The rock formation on the far left is called the Totem Pole. On the right is a photo of Clint Eastwood climbing it in the movie “The Eiger Sanction.” This should give you an idea of how really huge it is although on the photo on the left it looks small.

Having taken in sites in Arizona, it was time to head our way into Utah.  We decided to take a drive to Bryce Canyon.  I take a lot of photos while Dennis is driving down the highways. Sometimes I think I do better photography at 65 miles per hour than standing still. I love the scenery as we travel, and Utah definitely does not disappointment.

We were a bit unprepared.  Although the temperature in Page was quite hot (only about 15 degrees cooler than the Phoenix area), Bryce Canyon’s elevation runs between 8,000 and 9,000 feet.  There was a huge temperature difference.  We arrived at the national park and drove to our first lookout point.  It was overcast, so we grabbed our umbrella, and walked a short way to an overlook.  Then I realized what this canyon was about.  The rock formations were huge, red, jaggedy, and really deep.  Just as we started to take photos, the heavens opened up and dumped a ton rain.  The wind was blowing and it felt cold.  I wasn’t sure if this was the end of our adventure.  I forgot to bring a jacket.  Once in the car, we saw the outside temperature was 66 degrees, and wind and rain made it feel considerably cooler.  We drove to the next overlook, grabbed our umbrellas, and set out to take more photos.  The wind was blowing so hard, it kept turning my umbrella inside out, and the rain was pouring and I was freezing.  I chose to go back to the car to warm up a bit while Dennis took a few more photos.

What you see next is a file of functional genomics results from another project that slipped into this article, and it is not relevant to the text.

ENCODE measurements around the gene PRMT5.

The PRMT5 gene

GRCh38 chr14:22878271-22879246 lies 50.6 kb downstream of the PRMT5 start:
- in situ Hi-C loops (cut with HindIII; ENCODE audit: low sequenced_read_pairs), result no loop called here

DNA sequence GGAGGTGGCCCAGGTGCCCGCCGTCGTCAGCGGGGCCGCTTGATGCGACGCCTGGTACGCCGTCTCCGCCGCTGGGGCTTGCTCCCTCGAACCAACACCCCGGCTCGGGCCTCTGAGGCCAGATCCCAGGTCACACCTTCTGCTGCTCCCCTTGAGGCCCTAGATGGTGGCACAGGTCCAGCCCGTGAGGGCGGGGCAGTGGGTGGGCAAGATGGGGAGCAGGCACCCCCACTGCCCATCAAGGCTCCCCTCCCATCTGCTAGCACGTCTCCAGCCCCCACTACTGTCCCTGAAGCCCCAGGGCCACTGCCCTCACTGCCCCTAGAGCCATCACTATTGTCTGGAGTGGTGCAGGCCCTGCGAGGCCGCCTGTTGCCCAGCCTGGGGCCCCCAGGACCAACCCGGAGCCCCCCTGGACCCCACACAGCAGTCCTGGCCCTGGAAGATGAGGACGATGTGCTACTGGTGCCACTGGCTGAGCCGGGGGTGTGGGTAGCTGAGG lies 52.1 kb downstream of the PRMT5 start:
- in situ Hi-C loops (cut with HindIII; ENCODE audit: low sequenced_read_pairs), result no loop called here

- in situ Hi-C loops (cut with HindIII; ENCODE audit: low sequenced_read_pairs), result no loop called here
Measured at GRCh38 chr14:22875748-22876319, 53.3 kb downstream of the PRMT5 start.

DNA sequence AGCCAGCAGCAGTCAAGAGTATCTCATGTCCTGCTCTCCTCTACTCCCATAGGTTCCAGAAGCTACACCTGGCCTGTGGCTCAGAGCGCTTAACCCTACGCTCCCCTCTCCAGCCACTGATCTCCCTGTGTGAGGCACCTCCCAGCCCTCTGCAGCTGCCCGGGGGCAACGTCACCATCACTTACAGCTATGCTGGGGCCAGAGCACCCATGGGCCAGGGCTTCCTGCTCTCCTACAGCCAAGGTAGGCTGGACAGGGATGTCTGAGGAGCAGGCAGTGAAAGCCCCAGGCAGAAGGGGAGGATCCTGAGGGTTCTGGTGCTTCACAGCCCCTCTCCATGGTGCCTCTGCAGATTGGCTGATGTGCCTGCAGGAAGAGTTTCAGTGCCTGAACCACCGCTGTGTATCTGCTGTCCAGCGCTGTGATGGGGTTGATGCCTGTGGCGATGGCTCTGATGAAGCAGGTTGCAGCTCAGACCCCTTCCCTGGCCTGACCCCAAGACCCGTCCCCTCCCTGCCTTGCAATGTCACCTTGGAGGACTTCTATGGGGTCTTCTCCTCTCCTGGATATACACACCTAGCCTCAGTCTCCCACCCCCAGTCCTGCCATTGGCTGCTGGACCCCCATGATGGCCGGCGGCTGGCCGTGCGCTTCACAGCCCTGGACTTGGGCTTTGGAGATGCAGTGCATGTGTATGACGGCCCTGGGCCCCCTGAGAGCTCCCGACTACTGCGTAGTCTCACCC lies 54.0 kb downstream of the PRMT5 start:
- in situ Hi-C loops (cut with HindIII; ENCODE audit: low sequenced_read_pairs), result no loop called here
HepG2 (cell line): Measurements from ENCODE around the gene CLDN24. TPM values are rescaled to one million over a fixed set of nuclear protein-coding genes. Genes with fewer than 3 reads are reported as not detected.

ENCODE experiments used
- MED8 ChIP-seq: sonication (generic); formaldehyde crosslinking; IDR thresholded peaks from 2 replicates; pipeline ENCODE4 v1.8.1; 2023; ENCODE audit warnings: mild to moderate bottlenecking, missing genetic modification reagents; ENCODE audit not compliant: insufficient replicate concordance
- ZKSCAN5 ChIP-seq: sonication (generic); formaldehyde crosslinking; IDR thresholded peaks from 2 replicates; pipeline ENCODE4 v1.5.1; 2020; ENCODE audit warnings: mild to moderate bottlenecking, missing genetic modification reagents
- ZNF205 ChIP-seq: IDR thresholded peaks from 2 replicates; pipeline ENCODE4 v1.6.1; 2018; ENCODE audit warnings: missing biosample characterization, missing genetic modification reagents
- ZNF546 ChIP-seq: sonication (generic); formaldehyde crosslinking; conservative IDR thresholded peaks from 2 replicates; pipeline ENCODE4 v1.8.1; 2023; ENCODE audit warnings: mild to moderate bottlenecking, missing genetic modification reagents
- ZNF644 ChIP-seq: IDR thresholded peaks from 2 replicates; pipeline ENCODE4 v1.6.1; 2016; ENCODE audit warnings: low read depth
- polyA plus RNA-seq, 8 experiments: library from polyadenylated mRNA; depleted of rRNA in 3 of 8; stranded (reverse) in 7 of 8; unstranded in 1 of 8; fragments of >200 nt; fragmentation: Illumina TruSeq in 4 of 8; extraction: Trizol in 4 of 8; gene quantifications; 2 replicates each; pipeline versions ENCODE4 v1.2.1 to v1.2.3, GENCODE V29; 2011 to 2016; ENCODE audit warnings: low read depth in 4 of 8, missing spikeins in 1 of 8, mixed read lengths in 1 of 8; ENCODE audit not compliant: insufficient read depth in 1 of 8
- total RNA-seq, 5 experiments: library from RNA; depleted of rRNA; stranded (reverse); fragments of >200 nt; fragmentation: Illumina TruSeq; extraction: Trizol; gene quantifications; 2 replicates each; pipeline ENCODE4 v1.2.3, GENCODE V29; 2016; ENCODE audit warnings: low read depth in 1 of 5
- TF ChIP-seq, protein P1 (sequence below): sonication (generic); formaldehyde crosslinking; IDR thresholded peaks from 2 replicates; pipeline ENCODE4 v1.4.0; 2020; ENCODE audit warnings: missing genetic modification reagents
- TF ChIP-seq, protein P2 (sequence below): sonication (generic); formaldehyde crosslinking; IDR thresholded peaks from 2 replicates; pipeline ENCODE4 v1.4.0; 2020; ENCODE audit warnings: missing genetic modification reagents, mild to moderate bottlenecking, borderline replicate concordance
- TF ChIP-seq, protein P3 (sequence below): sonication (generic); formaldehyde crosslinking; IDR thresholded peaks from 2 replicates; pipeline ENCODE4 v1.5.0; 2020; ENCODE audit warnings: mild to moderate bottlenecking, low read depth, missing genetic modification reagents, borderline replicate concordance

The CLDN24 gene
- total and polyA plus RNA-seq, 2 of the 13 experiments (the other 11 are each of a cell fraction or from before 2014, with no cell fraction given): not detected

As we drove through the park, we left the rain and wind behind.  We stopped at several areas and took photos.  The views were breathtaking.  It is hard to show depth in a photograph, and without people or cars in the photo to show the enormity of these rock formations, I am not sure one can really appreciate these photos.  The best I can say about Bryce Canyon is that you need to be there yourself to really appreciate the enormity of the canyons and the rocks that have been shaped by wind and rain over eons.